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Coastal habitats and species

Of the coastal habitats, of greatest interest to the visitor are the area’s many unspoilt beaches, of which the white coral beaches at Ard Ban are of greatest conservation significance. Maerl is the name given to the calcareous ‘skeletons’ of unattached, slow-growing, deepwater coral-like plants belonging to the genera Phymatolithon and Lithophyllum.  When alive, these seaweeds help to create colourful seabeds supporting a diverse array of sea life. When dead, their lime-rich tissues can be washed to shore, and when bleached by the sun can form beautiful beaches. Wherever maerl beaches occur in Scotland, crofters have traditionally used them to enrich the soil with calcium. Offshore commercial exploitation of maerl beds, which can involving dredging, is very environmentally destructive.

Common seals, often lounging on small islands or skerries exposed at low tide, are a frequent sight around the peninsula’s rocky coast, which also supports a healthy population of the common otter (Lutra lutra). The inner sound between Applecross and Raasay often affords opportunities to see an array of even larger marine mammals including porpoises (Phocoena phocoena), the bottlenose dolphin (Tursiops  truncatus) and the minke whale (Balaenoptera acutorostrata), the latter being the commonest of the baleen whales around Scotland. Although they can attain over 8m in length, sightings of  minke whales usually only involve fleeting glimpses from afar of  their arched back and a sickle-shaped fin as they appear momentarily above the water.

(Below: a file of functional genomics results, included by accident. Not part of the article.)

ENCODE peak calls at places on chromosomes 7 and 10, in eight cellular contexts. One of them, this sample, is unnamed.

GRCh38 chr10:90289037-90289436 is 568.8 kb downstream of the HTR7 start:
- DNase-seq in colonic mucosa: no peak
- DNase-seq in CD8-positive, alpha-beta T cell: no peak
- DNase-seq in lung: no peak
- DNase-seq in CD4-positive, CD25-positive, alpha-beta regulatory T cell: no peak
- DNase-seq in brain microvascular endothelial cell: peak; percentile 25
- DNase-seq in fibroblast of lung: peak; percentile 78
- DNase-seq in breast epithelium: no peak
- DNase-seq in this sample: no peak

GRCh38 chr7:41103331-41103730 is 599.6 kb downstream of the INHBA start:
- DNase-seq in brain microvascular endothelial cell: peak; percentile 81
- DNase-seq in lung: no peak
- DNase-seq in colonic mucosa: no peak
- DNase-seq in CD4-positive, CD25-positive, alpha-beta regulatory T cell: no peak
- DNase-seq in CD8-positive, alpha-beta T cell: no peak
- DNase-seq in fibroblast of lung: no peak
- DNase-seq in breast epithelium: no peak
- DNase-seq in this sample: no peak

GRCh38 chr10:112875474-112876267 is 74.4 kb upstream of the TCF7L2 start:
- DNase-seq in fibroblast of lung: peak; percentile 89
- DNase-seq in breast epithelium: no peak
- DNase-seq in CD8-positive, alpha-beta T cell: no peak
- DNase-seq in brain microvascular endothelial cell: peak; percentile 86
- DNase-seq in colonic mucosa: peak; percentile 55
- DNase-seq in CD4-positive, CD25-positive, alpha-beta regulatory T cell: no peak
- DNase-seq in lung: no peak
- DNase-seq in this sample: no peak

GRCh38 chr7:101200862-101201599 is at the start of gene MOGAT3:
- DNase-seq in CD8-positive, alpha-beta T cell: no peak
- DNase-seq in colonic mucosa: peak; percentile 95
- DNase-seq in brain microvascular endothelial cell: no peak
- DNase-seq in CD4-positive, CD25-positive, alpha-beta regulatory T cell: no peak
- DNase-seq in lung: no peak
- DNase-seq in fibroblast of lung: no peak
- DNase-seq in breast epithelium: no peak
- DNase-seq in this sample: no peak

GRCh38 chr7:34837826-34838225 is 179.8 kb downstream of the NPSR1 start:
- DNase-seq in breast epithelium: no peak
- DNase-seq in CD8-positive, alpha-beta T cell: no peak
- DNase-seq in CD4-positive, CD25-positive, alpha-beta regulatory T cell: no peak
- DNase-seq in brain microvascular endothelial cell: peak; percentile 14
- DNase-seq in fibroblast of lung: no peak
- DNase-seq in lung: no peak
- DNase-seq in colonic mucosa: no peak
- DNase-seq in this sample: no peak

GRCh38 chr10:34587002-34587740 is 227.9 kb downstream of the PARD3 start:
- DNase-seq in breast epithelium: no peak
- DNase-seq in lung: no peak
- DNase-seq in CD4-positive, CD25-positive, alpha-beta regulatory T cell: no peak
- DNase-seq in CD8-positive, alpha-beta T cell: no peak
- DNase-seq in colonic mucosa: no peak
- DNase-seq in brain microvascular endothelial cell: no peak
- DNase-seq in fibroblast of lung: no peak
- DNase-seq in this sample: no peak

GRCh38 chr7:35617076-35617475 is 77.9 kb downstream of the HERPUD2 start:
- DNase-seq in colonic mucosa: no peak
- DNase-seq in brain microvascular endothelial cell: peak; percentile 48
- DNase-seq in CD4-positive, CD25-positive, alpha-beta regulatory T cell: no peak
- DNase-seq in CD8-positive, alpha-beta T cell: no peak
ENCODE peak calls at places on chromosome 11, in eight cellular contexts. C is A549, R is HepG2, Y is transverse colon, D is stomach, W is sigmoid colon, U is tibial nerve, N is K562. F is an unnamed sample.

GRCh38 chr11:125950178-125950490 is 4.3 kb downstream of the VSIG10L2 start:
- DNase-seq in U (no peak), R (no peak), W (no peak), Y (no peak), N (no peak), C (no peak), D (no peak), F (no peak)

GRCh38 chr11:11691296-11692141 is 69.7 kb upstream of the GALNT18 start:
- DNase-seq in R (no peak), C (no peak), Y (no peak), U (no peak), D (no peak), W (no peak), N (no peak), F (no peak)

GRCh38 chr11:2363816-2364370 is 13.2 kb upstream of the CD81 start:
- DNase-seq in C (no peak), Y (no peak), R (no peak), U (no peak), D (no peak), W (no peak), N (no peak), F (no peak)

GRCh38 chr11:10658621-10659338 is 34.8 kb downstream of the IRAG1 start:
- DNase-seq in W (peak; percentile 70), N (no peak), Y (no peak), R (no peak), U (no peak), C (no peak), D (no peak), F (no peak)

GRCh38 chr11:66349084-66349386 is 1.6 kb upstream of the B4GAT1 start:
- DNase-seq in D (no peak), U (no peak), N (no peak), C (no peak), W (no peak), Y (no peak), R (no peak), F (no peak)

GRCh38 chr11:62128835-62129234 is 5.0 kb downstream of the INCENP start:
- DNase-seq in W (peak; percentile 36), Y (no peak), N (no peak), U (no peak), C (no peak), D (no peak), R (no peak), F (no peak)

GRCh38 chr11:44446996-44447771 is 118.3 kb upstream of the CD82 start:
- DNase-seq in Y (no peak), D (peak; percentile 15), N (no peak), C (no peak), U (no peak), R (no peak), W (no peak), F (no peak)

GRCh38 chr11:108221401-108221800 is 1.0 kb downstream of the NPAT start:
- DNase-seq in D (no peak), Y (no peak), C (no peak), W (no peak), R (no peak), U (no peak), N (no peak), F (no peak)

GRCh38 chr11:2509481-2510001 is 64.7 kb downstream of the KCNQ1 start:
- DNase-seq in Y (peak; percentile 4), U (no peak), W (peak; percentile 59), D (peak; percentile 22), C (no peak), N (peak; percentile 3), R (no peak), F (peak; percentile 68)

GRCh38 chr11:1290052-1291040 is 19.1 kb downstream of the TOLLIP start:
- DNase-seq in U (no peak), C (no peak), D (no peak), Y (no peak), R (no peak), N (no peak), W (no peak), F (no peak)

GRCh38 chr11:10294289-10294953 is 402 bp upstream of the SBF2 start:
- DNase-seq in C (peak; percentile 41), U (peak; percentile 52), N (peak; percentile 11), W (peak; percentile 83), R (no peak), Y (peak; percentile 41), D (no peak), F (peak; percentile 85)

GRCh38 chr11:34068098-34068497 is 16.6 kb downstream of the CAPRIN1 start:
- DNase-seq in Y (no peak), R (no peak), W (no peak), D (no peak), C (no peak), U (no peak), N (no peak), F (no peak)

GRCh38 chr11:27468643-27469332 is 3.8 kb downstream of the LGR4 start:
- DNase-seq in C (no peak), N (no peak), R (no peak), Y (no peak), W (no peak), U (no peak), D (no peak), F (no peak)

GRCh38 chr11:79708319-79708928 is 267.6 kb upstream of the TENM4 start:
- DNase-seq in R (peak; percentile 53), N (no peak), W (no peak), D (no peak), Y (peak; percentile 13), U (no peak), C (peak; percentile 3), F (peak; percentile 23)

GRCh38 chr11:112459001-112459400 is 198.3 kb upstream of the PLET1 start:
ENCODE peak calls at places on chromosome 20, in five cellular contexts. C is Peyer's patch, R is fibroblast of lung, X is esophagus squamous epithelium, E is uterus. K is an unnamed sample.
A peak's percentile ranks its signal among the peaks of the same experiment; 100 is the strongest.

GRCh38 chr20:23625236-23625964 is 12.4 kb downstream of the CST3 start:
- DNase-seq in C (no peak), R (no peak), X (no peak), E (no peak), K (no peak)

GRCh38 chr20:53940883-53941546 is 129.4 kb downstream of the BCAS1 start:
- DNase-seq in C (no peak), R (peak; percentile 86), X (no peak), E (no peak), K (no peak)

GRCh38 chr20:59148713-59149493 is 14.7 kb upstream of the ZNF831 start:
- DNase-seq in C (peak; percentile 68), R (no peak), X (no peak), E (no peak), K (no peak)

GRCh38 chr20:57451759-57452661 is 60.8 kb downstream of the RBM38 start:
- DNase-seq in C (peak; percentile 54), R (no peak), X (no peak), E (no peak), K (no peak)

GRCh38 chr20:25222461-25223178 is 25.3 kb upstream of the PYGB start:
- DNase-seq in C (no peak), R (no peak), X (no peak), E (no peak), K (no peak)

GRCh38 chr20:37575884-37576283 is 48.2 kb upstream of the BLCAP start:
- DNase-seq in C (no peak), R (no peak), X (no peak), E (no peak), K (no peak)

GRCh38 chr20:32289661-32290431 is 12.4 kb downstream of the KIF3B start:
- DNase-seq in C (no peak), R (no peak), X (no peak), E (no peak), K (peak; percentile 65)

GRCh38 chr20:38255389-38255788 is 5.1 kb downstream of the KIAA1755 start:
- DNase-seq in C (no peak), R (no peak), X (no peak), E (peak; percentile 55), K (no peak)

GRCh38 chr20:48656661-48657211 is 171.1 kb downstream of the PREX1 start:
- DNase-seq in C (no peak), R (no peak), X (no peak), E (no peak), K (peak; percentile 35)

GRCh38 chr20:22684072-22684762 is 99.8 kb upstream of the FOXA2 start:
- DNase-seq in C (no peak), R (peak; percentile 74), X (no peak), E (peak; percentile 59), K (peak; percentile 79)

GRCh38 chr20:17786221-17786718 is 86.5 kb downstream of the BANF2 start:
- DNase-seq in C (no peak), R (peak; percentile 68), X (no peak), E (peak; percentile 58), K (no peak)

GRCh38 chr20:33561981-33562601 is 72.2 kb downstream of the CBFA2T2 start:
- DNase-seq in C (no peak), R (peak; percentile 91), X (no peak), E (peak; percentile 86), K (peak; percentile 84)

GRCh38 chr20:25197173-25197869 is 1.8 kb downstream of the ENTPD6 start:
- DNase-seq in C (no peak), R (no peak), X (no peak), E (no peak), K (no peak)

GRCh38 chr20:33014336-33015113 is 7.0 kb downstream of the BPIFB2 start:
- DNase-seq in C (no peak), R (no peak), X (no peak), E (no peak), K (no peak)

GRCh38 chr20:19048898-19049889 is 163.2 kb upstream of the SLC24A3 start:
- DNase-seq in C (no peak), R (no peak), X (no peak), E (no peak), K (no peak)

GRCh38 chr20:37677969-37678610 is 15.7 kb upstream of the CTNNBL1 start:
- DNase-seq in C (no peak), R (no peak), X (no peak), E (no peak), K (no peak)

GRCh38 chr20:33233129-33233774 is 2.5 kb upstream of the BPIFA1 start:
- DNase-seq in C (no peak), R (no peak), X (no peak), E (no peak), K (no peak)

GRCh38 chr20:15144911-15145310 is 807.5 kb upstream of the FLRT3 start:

An even rarer sight is the enormous, migratory basking shark (Cetorhinus maximus), the second largest fish in the world. Their common name relates to their habit of cruising slowly through the water with their cavernous, toothless mouths wide open filtering plankton upon which they live. In the past these gentle sea beasts were hunted commercially for their meat, and in particular, their liver, which contains oils, although since 1998 they have been protected in Scotland by the Wildlife & Countryside Act 1981 (as amended by the Nature Conservation (Scotland) Act 2004). One of the most famous hunters of basking sharks was Gavin Maxwell of Ring of Bright water fame, who briefly established a fishery on Soay between 1945 and 1948. He was later to become a conservationist through his passion for otters, although he published an account of his ill-fated basking shark exploits in the book Harpoon at a Venture.


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